Turkey’s intervention represents a significant escalation of the conflict, as well as a sign that the country is likely to take a more aggressive approach to foreign policy following July’s failed military coup and subsequent purge.Joshua Landis talks about the Turkish intervention in Turkey’s Syria Intervention Syria Comment 08/28/2016:
But Turkey’s intervention is also an indication that the U.S. strategy of empowering Kurdish groups to fight the Islamic State in Syria has helped trigger an entirely new conflict, this time between U.S.-backed militias and a NATO ally.
Turkey launched its recent incursion both to take territory from the Islamic State and also to halt gains by the Syrian Democratic Forces and People’s Protection Units, Kurdish-led groups backed by the United States. The government in Ankara fears these groups will set up an autonomous Kurdish zone on its border, emboldening separatists within Turkey.
I doubt Turkey’s attack on the Kurds will bring Turkey, Russia and Assad closer to each other. Yes, Assad and Russia are pleased to see the Kurdish-American juggernaut stopped. Neither Syrian Arabs nor Turks want to see a contiguous Kurdish state stretching the length of Syria’s border with Turkey. All the same, Assad and Turkey remain bitter enemies. Turkey is promoting and arming rebel groups that plan to destroy Assad and conquer all of Syria. Assad hopes to drive Turkish backed groups from the country. The two will come into conflict sooner than later. Their common enmity for the Kurds is a bad foundation for understanding.And he notes, " It is quite clear that the United States no longer expects the rebels to win in Syria. The Turkish government also seems to have resigned itself to the survival of the Assad government in the medium term if not indefinitely."
Turkey will become drawn into the Syrian quagmire. Kurdish groups and some Arab militias will begin to attack the Turkish presence in Syria. This will suck Turkey into the fighting. The Syrian gov & Russia will promote these attacks. They have an interest in bleeding Turkey. They hope it will make Ankara more amenable to compromise. Turkey has already been weakened by the burden of refugees, renewed war with the Kurds, exacerbated internal secular-religious (Sunni-Shiite) discord, the failed coup attempt, the collapse of its Zero Enemies policy, and a sinking economy. Sending Turkish forces into Syria is only likely to continue this downward spiral. Turkish direct participation in the Syria conflict is unlikely to lead to a solution. Rather it is likely to prolong Syria’s agony. If we have learned anything from the Syrian conflict it is that the more external actors are willing to provide money, arms and firepower to Syrian proxies, the longer the war will gone on and the less likely one side is to win. [my emphasis]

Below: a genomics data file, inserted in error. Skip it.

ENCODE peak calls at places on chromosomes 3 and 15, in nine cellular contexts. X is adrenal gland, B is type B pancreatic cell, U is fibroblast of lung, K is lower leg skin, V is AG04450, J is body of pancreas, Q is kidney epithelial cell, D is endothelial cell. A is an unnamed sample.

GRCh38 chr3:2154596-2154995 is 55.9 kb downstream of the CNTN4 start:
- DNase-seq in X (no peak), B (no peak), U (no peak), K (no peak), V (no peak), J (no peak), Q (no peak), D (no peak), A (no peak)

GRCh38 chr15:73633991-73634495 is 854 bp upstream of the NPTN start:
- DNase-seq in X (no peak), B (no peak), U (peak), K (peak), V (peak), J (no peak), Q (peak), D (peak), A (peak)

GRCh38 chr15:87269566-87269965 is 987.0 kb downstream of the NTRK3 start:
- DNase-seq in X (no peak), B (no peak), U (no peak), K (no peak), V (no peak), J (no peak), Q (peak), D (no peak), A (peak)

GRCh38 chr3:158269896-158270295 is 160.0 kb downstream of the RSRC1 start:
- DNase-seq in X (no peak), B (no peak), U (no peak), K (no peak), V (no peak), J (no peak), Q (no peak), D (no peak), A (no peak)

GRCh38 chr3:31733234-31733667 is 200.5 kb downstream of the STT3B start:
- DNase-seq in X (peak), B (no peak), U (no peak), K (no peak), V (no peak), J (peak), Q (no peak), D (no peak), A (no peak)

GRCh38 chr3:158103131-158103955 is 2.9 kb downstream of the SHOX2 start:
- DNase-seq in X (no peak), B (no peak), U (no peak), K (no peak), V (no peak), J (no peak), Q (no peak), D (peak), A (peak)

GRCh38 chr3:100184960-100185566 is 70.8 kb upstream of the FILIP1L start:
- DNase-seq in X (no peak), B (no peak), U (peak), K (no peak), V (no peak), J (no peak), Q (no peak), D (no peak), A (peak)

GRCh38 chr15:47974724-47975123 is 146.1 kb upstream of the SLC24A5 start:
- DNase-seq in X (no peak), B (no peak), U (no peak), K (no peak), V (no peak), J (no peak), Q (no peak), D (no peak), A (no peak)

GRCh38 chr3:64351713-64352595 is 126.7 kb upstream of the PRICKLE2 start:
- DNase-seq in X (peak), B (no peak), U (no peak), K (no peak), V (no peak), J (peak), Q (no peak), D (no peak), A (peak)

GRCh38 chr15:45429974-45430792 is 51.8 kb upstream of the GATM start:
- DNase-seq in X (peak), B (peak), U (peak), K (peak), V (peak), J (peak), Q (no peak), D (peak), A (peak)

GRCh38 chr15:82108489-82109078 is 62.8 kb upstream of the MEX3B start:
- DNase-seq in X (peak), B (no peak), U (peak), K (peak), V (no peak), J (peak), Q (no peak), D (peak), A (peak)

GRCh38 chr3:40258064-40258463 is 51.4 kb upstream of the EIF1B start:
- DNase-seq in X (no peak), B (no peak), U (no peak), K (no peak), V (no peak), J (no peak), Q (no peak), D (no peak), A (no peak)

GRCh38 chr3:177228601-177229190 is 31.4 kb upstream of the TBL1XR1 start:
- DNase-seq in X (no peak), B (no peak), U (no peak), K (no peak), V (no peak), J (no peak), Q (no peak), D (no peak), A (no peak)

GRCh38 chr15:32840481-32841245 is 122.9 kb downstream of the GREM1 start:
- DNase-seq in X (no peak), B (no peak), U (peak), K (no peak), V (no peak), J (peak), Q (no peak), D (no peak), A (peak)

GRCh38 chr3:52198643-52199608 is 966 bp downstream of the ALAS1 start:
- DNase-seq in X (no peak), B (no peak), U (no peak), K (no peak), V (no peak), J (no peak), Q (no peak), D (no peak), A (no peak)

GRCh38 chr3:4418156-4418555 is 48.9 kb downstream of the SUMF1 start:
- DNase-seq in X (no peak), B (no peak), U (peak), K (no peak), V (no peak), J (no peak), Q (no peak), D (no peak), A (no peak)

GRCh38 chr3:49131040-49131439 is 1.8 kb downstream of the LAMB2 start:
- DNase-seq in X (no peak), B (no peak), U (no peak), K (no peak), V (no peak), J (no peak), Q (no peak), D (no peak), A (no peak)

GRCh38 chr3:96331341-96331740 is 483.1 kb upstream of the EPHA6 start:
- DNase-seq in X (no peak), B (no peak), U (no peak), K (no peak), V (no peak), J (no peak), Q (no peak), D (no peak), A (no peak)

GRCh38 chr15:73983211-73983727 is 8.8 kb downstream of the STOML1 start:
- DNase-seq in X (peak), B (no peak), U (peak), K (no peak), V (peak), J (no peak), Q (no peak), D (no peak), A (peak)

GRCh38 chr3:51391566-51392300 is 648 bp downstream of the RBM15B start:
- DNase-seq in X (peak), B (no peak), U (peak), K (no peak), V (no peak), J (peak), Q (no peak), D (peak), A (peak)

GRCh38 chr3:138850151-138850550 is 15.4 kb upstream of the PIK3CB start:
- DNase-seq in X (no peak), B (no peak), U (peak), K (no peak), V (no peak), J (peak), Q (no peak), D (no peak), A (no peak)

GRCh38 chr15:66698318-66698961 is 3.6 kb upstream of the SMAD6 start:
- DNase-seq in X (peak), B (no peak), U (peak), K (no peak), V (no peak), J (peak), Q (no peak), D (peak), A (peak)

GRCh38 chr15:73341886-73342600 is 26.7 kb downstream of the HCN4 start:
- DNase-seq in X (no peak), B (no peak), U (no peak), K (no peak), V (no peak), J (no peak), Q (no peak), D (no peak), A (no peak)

Gareth Porter looks at how the Obama Administration and Secretary of State Hillary Clinton wound up compounding the seriousness of the Syrian situation (A US-Fueled Syrian Sectarian Bloodbath Consortium News 08/31/2016):
The Obama administration bears responsibility for this atrocity, because it could have prevented Turkey, Qatar and Saudi Arabia from launching their foolishly adventurous war in Syria. None of them did so out of desperate need; it was a war of choice in every case.
And each of the three states is part of the U.S. security system in the Middle East, providing military bases to NATO or to the United States and depending on US support for its security.
But instead of insisting that those three Sunni allies reconsider their options, the Obama administration gave the green light at a conference in Riyadh at the end of March 2012 for proceeding with arming those who wanted to replace the regime, leaving the United States ostensibly free to be a peacemaker.